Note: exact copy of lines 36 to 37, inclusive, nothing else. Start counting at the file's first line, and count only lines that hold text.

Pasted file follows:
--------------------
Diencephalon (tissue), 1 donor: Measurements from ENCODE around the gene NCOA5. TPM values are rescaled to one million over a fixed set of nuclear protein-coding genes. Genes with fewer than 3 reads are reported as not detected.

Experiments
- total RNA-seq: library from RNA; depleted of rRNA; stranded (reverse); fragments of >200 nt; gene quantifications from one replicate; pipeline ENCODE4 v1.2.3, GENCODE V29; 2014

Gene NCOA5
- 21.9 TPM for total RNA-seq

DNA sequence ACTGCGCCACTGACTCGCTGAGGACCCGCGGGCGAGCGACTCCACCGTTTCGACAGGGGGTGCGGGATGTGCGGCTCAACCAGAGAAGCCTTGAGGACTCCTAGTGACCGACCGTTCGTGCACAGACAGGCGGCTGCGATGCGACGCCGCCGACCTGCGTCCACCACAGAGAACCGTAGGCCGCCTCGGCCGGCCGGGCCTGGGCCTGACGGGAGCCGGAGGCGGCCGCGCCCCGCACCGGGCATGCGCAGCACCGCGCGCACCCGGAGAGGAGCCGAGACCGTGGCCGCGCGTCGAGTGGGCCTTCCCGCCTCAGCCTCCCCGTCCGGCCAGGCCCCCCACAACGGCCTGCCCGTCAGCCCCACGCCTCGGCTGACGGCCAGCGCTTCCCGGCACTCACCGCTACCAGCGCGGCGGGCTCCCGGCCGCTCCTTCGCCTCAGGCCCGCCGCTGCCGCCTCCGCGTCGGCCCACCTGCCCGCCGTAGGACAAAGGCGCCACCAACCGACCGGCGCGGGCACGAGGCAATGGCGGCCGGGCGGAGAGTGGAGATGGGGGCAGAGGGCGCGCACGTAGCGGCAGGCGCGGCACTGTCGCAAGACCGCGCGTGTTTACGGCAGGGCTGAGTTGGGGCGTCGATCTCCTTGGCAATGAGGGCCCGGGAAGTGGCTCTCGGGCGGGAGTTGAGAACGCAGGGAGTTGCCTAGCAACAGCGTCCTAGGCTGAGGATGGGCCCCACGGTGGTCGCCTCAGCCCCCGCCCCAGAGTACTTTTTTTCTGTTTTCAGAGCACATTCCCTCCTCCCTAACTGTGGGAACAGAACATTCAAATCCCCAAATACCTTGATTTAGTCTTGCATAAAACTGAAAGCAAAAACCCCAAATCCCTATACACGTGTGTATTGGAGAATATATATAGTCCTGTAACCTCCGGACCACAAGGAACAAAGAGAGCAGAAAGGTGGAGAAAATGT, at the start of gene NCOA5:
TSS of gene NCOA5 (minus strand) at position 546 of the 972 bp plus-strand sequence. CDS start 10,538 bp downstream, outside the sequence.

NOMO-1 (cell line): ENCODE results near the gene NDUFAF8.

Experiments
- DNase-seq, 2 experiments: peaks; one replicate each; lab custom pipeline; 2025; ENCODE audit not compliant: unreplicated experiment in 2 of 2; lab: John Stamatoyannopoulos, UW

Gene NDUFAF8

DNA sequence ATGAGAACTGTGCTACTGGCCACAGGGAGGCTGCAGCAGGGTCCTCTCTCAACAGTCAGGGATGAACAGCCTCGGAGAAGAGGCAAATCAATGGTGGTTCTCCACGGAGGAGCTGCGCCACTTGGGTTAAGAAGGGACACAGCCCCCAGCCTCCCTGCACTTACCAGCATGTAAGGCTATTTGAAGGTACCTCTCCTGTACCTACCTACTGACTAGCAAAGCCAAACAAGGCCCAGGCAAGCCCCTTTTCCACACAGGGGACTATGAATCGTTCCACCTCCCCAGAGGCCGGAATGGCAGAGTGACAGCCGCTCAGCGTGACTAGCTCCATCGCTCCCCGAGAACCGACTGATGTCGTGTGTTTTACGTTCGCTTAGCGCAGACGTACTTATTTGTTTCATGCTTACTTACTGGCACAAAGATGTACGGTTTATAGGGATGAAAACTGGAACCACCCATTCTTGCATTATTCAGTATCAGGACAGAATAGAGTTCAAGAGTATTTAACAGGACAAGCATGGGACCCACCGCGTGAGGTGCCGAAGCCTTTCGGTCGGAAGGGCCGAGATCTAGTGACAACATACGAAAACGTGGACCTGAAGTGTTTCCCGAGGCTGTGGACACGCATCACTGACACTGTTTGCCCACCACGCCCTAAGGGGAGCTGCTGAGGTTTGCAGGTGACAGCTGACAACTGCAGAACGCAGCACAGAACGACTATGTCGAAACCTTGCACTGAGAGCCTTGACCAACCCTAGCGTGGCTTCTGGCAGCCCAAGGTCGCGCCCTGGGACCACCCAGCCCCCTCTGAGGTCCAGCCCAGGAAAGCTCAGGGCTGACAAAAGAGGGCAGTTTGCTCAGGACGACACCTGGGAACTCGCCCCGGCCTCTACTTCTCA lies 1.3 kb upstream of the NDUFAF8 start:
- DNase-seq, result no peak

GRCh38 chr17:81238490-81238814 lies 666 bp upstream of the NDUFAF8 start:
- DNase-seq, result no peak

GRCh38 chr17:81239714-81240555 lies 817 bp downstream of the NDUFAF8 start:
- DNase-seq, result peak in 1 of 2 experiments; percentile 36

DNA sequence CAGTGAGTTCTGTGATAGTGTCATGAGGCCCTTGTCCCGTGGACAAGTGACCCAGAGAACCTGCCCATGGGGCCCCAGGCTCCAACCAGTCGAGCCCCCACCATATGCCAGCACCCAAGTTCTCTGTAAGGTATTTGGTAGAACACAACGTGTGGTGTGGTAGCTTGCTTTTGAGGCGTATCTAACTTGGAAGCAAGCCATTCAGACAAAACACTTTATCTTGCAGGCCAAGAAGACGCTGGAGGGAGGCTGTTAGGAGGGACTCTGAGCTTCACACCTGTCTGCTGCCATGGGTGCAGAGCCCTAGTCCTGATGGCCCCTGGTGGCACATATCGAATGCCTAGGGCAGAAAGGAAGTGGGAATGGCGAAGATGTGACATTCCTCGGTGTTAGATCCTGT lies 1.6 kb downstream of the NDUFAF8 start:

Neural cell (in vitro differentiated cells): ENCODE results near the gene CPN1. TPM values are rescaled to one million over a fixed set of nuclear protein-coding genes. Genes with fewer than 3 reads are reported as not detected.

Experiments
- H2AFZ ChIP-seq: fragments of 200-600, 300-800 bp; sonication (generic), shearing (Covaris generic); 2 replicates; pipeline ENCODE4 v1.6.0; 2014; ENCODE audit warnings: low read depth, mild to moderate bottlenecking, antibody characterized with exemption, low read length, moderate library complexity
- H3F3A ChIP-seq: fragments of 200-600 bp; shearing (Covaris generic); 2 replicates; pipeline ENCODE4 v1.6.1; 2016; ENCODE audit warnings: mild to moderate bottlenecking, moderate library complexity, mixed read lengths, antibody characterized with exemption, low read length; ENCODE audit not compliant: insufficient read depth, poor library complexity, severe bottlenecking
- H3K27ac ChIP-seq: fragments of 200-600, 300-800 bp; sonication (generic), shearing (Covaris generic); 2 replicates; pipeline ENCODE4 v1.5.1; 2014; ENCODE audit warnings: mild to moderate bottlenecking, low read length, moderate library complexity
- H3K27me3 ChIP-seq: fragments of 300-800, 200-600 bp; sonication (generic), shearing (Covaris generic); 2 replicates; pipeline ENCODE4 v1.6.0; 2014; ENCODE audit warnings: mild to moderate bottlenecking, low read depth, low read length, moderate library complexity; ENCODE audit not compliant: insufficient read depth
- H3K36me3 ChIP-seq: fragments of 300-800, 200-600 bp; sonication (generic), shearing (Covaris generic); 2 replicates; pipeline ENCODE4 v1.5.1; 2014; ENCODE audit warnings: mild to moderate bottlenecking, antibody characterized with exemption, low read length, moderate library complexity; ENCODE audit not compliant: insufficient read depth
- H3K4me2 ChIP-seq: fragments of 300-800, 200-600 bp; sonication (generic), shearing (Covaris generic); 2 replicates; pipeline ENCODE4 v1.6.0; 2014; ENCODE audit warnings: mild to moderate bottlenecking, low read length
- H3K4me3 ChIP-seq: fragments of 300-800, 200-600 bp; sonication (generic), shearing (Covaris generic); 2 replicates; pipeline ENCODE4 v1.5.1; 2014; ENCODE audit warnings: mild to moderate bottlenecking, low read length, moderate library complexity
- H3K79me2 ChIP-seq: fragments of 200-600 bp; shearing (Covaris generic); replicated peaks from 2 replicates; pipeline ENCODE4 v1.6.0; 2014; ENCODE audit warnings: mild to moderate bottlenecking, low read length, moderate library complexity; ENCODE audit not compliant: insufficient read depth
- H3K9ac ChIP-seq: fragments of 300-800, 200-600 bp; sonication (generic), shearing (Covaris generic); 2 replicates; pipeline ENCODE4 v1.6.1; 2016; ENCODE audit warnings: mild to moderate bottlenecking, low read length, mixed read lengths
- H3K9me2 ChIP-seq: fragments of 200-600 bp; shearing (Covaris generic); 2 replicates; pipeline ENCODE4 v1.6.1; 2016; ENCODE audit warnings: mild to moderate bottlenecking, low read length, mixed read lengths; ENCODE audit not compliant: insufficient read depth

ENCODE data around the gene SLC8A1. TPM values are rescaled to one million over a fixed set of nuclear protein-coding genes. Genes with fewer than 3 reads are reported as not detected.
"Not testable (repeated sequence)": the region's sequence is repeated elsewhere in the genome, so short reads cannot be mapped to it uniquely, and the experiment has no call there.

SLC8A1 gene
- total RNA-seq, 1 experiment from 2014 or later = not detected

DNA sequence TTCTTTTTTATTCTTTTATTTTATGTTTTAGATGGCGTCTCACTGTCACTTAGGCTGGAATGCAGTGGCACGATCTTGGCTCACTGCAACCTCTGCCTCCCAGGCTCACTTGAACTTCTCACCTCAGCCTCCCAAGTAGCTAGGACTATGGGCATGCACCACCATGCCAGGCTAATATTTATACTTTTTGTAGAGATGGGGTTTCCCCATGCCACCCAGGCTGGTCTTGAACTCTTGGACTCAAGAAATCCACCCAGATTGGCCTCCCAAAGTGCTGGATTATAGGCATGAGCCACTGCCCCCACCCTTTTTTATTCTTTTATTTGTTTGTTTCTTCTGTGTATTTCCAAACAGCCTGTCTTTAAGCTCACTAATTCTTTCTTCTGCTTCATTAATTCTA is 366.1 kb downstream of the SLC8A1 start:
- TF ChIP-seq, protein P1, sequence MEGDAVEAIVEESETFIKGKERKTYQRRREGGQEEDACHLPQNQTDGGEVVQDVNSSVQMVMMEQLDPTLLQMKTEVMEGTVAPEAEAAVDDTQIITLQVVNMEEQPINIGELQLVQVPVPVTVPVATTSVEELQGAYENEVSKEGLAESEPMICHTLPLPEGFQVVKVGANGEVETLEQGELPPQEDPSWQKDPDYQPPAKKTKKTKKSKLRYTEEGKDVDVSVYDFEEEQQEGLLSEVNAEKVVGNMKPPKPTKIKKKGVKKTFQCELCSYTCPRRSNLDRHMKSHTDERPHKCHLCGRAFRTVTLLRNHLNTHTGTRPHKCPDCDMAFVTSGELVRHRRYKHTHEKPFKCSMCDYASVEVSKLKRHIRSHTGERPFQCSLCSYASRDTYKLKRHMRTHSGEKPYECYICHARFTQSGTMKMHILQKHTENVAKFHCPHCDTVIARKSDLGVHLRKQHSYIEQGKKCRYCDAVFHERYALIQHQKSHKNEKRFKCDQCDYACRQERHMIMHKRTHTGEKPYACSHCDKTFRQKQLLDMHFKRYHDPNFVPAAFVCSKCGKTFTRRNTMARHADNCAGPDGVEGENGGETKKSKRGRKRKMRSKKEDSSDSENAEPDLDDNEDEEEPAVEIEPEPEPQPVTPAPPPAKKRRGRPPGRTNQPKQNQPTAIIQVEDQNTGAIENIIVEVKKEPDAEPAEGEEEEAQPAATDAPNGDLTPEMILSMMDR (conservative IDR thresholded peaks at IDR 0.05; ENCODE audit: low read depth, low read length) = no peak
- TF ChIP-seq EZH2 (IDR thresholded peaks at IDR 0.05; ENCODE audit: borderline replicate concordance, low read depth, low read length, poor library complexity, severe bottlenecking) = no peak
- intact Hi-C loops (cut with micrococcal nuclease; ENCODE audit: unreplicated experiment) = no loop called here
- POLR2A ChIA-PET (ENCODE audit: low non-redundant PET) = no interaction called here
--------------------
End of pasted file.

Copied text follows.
- TF ChIP-seq, protein P1, sequence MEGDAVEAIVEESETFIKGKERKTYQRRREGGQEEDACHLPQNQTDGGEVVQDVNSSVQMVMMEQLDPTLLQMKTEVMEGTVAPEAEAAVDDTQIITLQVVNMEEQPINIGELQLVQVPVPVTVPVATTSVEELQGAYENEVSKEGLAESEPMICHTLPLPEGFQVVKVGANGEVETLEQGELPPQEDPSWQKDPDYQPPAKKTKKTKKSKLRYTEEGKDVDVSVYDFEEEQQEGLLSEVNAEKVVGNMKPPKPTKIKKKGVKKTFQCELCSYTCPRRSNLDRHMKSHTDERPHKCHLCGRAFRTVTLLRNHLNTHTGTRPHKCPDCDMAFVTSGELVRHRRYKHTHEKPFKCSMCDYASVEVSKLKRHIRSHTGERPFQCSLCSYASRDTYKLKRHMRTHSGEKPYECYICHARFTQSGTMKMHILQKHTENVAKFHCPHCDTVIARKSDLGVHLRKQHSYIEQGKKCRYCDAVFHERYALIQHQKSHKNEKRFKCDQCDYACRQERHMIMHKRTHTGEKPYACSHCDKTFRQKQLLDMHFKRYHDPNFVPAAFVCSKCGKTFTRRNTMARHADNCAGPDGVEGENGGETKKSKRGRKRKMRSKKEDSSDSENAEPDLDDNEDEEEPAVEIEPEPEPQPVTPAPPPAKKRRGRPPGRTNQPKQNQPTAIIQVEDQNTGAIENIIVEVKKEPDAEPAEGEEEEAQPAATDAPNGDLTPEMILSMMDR (conservative IDR thresholded peaks at IDR 0.05; ENCODE audit: low read depth, low read length) = no peak
- TF ChIP-seq EZH2 (IDR thresholded peaks at IDR 0.05; ENCODE audit: borderline replicate concordance, low read depth, low read length, poor library complexity, severe bottlenecking) = no peak